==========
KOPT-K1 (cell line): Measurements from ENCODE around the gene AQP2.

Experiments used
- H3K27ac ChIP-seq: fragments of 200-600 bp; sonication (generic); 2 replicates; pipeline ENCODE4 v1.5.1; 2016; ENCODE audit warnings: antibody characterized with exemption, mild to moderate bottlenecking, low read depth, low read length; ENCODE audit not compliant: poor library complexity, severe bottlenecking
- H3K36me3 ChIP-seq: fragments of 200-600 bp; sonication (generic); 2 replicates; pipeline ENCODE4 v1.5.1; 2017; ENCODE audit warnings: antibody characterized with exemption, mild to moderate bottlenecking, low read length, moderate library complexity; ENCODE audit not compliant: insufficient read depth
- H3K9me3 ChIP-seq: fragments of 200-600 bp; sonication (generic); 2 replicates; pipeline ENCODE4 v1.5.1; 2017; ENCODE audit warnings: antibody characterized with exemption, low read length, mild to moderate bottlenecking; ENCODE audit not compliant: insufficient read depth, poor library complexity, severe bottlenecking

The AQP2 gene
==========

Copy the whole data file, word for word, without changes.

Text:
KOPT-K1 (cell line): Measurements from ENCODE around the gene AQP2.

Experiments used
- H3K27ac ChIP-seq: fragments of 200-600 bp; sonication (generic); 2 replicates; pipeline ENCODE4 v1.5.1; 2016; ENCODE audit warnings: antibody characterized with exemption, mild to moderate bottlenecking, low read depth, low read length; ENCODE audit not compliant: poor library complexity, severe bottlenecking
- H3K36me3 ChIP-seq: fragments of 200-600 bp; sonication (generic); 2 replicates; pipeline ENCODE4 v1.5.1; 2017; ENCODE audit warnings: antibody characterized with exemption, mild to moderate bottlenecking, low read length, moderate library complexity; ENCODE audit not compliant: insufficient read depth
- H3K9me3 ChIP-seq: fragments of 200-600 bp; sonication (generic); 2 replicates; pipeline ENCODE4 v1.5.1; 2017; ENCODE audit warnings: antibody characterized with exemption, low read length, mild to moderate bottlenecking; ENCODE audit not compliant: insufficient read depth, poor library complexity, severe bottlenecking

The AQP2 gene